The New Student's Reference Work/Citizenship
Citizenship. The term citizen implies membership in a political community, and involves on the one side his allegiance to and support of that community, and on the other the protection of the citizen by the community. It does not imply the right to vote or to hold office. These privileges may be and often are withheld from citizens, while granted to those who are not citizens. This modern use of the term citizen must be contrasted with the original use, which prevailed among the Greeks, and which is thus defined by Aristotle: A citizen is one who has the right to take part in both the deliberative and judicial proceedings of the community of which he is a member. Our idea of citizen is related to that of subject, as that term was used in England when this country separated itself from England; for a subject meant one who owes allegiance to the king and demands protection from him. The country with us takes the place of the king,—that is the difference. By the original constitution of the United States it was left uncertain whether citizenship related in the first place to the state and only secondarily to the nation, or vice versa. The fourteenth amendment, passed by Congress in 1866, approved by the requisite number of states and proclaimed law in 1868, decrees that all persons born or naturalized in the United States and subject to the jurisdiction thereof, are citizens of the United States and of the state wherein they reside. This made national citizenship fundamental, and declared that state citizenship follows from it. Those living in territories and the District of Columbia are not citizens of any state, though they may be citizens of the United States.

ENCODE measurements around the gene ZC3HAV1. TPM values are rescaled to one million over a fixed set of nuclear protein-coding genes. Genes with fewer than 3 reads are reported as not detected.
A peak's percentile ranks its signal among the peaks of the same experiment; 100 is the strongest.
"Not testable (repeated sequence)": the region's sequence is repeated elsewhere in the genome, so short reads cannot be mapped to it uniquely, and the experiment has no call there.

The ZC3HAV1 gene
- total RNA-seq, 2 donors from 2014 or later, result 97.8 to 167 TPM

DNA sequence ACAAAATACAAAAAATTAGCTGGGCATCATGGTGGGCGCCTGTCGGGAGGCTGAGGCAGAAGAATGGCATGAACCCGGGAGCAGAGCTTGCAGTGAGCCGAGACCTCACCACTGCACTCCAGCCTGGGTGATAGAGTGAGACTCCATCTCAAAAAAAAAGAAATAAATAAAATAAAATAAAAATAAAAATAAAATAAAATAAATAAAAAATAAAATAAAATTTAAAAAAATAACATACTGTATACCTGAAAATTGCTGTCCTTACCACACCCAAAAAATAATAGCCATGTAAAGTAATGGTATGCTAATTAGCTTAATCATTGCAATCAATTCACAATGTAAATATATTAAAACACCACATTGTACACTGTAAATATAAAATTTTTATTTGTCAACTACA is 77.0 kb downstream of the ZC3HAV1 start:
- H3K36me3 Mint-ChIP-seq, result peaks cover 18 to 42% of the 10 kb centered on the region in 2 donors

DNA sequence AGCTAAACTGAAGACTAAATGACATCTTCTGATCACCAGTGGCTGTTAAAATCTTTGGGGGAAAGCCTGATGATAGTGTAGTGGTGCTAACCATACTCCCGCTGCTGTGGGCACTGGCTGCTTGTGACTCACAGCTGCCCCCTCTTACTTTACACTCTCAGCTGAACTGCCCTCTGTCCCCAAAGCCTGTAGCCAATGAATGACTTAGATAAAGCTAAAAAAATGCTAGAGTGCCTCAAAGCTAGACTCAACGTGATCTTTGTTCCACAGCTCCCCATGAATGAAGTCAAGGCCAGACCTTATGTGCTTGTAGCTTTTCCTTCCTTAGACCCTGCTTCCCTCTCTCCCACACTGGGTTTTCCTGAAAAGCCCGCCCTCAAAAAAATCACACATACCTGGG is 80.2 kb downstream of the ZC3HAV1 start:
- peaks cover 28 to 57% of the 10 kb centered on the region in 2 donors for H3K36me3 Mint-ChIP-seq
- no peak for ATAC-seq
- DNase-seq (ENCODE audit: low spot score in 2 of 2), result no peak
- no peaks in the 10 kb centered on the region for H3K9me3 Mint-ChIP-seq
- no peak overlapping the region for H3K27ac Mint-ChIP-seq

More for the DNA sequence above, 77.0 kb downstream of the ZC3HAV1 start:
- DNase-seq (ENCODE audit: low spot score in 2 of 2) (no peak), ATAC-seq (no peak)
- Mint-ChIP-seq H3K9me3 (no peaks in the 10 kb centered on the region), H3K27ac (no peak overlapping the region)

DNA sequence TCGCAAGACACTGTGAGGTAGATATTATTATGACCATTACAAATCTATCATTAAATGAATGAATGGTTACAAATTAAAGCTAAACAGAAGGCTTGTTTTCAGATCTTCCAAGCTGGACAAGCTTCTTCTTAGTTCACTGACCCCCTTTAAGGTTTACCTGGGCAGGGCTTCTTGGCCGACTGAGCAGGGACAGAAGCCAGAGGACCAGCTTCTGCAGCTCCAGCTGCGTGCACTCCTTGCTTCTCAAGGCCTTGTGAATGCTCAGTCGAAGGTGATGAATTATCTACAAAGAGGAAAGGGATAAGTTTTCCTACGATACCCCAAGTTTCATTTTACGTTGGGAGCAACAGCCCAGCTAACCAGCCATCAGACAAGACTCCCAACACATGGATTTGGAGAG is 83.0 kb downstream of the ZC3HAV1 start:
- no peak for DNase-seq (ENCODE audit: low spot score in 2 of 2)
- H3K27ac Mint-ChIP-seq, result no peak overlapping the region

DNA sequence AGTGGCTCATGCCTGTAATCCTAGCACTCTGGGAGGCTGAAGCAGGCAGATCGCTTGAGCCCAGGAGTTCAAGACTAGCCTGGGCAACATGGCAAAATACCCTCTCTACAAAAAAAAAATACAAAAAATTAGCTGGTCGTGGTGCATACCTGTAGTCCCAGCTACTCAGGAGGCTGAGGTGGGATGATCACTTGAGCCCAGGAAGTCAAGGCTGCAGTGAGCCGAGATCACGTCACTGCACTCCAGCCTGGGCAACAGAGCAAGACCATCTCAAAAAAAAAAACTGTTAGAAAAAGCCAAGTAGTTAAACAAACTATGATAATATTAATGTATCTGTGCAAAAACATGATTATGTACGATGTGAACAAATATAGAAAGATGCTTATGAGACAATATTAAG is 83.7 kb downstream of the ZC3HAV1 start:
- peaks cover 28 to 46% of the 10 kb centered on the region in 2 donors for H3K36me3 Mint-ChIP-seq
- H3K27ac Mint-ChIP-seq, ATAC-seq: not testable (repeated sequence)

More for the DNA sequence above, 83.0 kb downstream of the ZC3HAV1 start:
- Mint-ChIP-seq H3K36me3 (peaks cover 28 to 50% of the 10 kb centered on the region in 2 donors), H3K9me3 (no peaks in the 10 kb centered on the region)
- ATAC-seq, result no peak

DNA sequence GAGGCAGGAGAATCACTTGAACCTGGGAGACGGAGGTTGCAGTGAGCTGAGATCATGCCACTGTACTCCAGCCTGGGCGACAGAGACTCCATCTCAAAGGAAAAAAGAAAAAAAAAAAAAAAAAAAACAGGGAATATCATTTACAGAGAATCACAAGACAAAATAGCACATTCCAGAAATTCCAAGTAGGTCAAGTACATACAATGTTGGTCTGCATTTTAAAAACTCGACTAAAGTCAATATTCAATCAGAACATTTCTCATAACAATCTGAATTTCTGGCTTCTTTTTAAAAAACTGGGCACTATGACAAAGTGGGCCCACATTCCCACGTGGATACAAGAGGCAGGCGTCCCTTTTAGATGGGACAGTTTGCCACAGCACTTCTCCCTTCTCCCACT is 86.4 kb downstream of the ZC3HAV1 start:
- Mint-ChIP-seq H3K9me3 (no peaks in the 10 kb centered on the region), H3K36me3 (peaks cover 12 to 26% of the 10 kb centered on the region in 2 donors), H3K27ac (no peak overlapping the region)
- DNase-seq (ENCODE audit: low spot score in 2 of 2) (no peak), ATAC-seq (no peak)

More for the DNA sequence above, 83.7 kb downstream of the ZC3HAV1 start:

Citizenship does not rest on descent, fundamentally, but on the fact of birth on the soil of the United States. A person born of alien parents on the soil of the United States, unless he reserves allegiance to the country of his parents, is a citizen. Exceptions are Indians not taxed and persons born in the Philippine Islands until they shall be declared a territory (Supreme Court decision, May 1901). Citizenship is extended to those born abroad of a father who is a citizen, and to an alien woman married to a citizen (Acts of Congress, April, 1802, and Feb., 1855). The third extension of citizenship is to naturalized persons. To be naturalized the alien must have declared his intention to become a bona fide citizen at least two years before admission, must have resided in this country five years, and must swear that he does not believe in polygamy or disbelieve in organized government. He must speak English. An alien landing before he is 18 may be naturalized at 23 without a previous declaration of intention. The fourth extension is to one whose father is an alien, and who himself was born abroad, but who is under 21 and resides in this country when his father is naturalized.
Citizenship does not give the right of suffrage, and suffrage may be conferred without citizenship. Female citizens in most and illiterate or propertyless citizens are in some states deprived of a vote; while on the other hand many states extend the right to vote to those who have not yet become citizens, but have declared their intention to do so. The fourteenth and fifteenth amendments do not require that citizens be permitted to vote. The fourteenth amendment declares that what privileges and immunities citizens possess by the laws of the state and the nation shall not be abridged. But voting is not such a privilege. The fifteenth amendment simply declares that, whatever limitation the state may impose in the matter of voting, it shall not be based on “race, color or previous condition of servitude.”
In ancient states the right to trade and to the protection of the laws rested upon citizenship. But this rule does not prevail in modern civilized states. Citizenship also means membership in a city, and then largely refers to the rights that follow from the fact of being taxed. The member of any republic, as that of France, is called a citizen. A British subject also styles himself a British citizen, because of the democratic basis of his government.